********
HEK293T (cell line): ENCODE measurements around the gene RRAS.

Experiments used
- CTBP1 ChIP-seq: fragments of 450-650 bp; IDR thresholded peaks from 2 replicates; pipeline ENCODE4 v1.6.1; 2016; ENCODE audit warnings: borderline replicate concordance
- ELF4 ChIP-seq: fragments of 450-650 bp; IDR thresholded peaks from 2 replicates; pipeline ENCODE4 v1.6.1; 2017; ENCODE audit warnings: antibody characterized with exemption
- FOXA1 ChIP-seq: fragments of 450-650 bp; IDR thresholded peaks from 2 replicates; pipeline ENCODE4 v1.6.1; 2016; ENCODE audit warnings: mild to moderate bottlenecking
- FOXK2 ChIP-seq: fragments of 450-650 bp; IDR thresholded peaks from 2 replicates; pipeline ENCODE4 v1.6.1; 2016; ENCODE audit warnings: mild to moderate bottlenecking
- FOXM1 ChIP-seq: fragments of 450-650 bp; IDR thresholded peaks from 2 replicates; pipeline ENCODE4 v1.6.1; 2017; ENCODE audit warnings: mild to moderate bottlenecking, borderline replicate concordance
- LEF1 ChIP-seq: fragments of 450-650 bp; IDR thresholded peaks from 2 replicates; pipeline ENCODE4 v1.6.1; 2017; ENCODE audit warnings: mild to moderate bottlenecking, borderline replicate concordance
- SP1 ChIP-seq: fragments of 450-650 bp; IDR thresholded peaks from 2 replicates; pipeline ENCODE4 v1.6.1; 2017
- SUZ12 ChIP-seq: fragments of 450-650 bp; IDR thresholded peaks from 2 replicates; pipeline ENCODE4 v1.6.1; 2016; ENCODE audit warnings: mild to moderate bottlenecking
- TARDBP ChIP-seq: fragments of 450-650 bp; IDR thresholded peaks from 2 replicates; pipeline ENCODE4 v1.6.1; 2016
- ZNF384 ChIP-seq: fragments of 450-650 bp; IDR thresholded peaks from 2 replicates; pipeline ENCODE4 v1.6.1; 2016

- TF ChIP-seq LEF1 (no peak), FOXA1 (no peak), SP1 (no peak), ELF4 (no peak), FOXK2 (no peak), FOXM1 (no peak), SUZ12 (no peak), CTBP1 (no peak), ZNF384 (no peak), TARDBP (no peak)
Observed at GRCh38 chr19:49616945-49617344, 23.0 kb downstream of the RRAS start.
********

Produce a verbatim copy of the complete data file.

HEK293T (cell line): ENCODE measurements around the gene RRAS.

Experiments used
- CTBP1 ChIP-seq: fragments of 450-650 bp; IDR thresholded peaks from 2 replicates; pipeline ENCODE4 v1.6.1; 2016; ENCODE audit warnings: borderline replicate concordance
- ELF4 ChIP-seq: fragments of 450-650 bp; IDR thresholded peaks from 2 replicates; pipeline ENCODE4 v1.6.1; 2017; ENCODE audit warnings: antibody characterized with exemption
- FOXA1 ChIP-seq: fragments of 450-650 bp; IDR thresholded peaks from 2 replicates; pipeline ENCODE4 v1.6.1; 2016; ENCODE audit warnings: mild to moderate bottlenecking
- FOXK2 ChIP-seq: fragments of 450-650 bp; IDR thresholded peaks from 2 replicates; pipeline ENCODE4 v1.6.1; 2016; ENCODE audit warnings: mild to moderate bottlenecking
- FOXM1 ChIP-seq: fragments of 450-650 bp; IDR thresholded peaks from 2 replicates; pipeline ENCODE4 v1.6.1; 2017; ENCODE audit warnings: mild to moderate bottlenecking, borderline replicate concordance
- LEF1 ChIP-seq: fragments of 450-650 bp; IDR thresholded peaks from 2 replicates; pipeline ENCODE4 v1.6.1; 2017; ENCODE audit warnings: mild to moderate bottlenecking, borderline replicate concordance
- SP1 ChIP-seq: fragments of 450-650 bp; IDR thresholded peaks from 2 replicates; pipeline ENCODE4 v1.6.1; 2017
- SUZ12 ChIP-seq: fragments of 450-650 bp; IDR thresholded peaks from 2 replicates; pipeline ENCODE4 v1.6.1; 2016; ENCODE audit warnings: mild to moderate bottlenecking
- TARDBP ChIP-seq: fragments of 450-650 bp; IDR thresholded peaks from 2 replicates; pipeline ENCODE4 v1.6.1; 2016
- ZNF384 ChIP-seq: fragments of 450-650 bp; IDR thresholded peaks from 2 replicates; pipeline ENCODE4 v1.6.1; 2016

- TF ChIP-seq LEF1 (no peak), FOXA1 (no peak), SP1 (no peak), ELF4 (no peak), FOXK2 (no peak), FOXM1 (no peak), SUZ12 (no peak), CTBP1 (no peak), ZNF384 (no peak), TARDBP (no peak)
Observed at GRCh38 chr19:49616945-49617344, 23.0 kb downstream of the RRAS start.